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The Apoptogenic Toxin AIP56 Is a Metalloprotease A-B Toxin that Cleaves NF-κb P65

  • Daniela S. Silva,

    Affiliations Fish Immunology and Vaccinology, Instituto de Biologia Molecular e Celular (IBMC), Universidade do Porto, Porto, Portugal, Instituto de Ciências Biomédicas Abel Salazar (ICBAS), Universidade do Porto, Porto, Portugal

  • Liliana M. G. Pereira,

    Affiliations Fish Immunology and Vaccinology, Instituto de Biologia Molecular e Celular (IBMC), Universidade do Porto, Porto, Portugal, Instituto de Ciências Biomédicas Abel Salazar (ICBAS), Universidade do Porto, Porto, Portugal

  • Ana R. Moreira,

    Affiliation Fish Immunology and Vaccinology, Instituto de Biologia Molecular e Celular (IBMC), Universidade do Porto, Porto, Portugal

  • Frederico Ferreira-da-Silva,

    Affiliation Protein Production and Purification, Instituto de Biologia Molecular e Celular (IBMC), Universidade do Porto, Porto, Portugal

  • Rui M. Brito,

    Affiliations Center for Neuroscience and Cell Biology (CNC), University of Coimbra, Coimbra, Portugal, Chemistry Department, Faculty of Science and Technology, University of Coimbra, Coimbra, Portugal

  • Tiago Q. Faria,

    Affiliation Center for Neuroscience and Cell Biology (CNC), University of Coimbra, Coimbra, Portugal

  • Irene Zornetta,

    Affiliation Dipartimento di Scienze Biomediche dell'Università di Padova and Instituto di Neuroscienze del CNR, Padova, Italy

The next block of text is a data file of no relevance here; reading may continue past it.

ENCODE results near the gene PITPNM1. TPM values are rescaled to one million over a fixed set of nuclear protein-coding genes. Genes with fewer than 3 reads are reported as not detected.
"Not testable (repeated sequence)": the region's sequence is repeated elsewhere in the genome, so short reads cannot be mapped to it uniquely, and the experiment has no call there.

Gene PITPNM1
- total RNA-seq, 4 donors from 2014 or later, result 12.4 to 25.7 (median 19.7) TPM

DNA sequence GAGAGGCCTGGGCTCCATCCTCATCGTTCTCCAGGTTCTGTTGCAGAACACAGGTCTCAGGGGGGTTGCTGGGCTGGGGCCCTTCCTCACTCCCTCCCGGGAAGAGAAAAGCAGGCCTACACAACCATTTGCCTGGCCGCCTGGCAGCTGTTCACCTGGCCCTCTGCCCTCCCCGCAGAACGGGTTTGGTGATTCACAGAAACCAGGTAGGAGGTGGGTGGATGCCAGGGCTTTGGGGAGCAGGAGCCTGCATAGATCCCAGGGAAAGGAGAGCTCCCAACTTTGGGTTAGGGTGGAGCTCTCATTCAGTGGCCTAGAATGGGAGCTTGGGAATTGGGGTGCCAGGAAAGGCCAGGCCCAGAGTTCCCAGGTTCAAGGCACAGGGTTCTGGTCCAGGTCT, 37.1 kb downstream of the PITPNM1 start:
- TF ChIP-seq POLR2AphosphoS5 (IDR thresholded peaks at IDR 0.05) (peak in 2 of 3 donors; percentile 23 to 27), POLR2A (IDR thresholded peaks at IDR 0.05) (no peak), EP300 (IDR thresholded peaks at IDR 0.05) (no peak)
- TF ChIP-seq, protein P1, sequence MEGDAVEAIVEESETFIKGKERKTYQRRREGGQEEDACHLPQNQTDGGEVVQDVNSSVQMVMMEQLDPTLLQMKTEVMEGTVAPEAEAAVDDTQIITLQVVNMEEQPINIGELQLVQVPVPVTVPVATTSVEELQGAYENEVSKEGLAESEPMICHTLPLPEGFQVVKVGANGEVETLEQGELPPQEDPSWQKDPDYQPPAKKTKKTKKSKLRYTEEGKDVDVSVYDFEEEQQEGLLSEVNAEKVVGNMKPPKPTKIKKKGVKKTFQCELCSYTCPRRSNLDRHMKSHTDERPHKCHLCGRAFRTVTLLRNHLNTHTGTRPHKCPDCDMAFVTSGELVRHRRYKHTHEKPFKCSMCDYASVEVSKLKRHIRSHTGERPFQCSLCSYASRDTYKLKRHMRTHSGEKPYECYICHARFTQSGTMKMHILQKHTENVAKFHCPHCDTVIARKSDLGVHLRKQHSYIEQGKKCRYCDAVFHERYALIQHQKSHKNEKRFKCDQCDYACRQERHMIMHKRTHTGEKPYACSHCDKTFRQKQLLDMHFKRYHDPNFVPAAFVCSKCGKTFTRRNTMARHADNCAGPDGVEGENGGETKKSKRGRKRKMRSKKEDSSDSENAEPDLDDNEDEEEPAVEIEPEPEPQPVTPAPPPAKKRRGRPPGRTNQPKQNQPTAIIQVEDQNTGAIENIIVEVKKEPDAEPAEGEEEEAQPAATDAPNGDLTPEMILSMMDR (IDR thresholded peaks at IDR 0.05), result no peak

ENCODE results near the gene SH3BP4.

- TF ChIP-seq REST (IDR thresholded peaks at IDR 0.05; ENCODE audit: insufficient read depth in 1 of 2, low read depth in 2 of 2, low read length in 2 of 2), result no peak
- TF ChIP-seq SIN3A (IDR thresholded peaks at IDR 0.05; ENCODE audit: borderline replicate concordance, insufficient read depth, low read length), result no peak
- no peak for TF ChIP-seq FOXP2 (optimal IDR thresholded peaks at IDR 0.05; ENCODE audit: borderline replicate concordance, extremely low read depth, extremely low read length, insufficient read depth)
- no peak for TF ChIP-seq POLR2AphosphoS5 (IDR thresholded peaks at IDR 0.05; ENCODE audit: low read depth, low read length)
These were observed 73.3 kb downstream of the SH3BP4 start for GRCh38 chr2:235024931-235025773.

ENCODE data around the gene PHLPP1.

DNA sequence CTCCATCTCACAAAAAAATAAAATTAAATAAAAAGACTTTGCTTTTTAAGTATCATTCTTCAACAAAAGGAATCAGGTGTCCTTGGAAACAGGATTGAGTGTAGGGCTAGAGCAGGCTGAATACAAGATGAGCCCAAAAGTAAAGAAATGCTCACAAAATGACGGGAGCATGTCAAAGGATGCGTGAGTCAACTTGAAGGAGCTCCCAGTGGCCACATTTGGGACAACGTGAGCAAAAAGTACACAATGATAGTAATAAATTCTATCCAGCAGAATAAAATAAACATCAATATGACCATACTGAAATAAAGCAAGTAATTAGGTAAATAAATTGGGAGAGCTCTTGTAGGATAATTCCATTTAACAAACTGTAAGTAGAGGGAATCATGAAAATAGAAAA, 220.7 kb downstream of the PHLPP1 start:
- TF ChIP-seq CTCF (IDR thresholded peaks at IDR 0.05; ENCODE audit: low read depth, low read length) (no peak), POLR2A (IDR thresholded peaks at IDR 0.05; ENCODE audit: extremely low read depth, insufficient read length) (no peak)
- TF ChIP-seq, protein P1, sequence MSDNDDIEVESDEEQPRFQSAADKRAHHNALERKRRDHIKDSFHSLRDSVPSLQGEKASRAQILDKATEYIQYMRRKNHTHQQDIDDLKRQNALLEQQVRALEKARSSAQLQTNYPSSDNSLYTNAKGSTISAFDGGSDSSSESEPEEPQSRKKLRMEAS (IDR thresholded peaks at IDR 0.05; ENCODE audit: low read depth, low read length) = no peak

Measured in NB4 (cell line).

• Cesare Montecucco,

    Affiliation Dipartimento di Scienze Biomediche dell'Università di Padova and Instituto di Neuroscienze del CNR, Padova, Italy

  • Pedro Oliveira,

    Affiliation Instituto de Ciências Biomédicas Abel Salazar (ICBAS), Universidade do Porto, Porto, Portugal

  • Jorge E. Azevedo,

    Affiliations Instituto de Ciências Biomédicas Abel Salazar (ICBAS), Universidade do Porto, Porto, Portugal, Organelle Biogenesis and Function, Instituto de Biologia Molecular e Celular (IBMC), Universidade do Porto, Porto, Portugal

  • Pedro J. B. Pereira,

    Affiliation Biomolecular Structure, Instituto de Biologia Molecular e Celular (IBMC), Universidade do Porto, Porto, Portugal

  • Sandra Macedo-Ribeiro,

    Affiliation Protein Crystallography, Instituto de Biologia Molecular e Celular (IBMC), Universidade do Porto, Porto, Portugal

  • Ana do Vale ,

    These authors are joint senior authors on this work.

    Affiliation Fish Immunology and Vaccinology, Instituto de Biologia Molecular e Celular (IBMC), Universidade do Porto, Porto, Portugal

  • Nuno M. S. dos Santos

    nsantos@ibmc.up.pt

    These authors are joint senior authors on this work.

    Affiliation Fish Immunology and Vaccinology, Instituto de Biologia Molecular e Celular (IBMC), Universidade do Porto, Porto, Portugal

The Apoptogenic Toxin AIP56 Is a Metalloprotease A-B Toxin that Cleaves NF-κb P65

  • Daniela S. Silva, 
  • Liliana M. G. Pereira, 
  • Ana R. Moreira, 
  • Frederico Ferreira-da-Silva, 
  • Rui M. Brito, 
  • Tiago Q. Faria, 
  • Irene Zornetta, 
  • Cesare Montecucco, 
  • Pedro Oliveira, 
  • Jorge E. Azevedo
PLOS
x

Abstract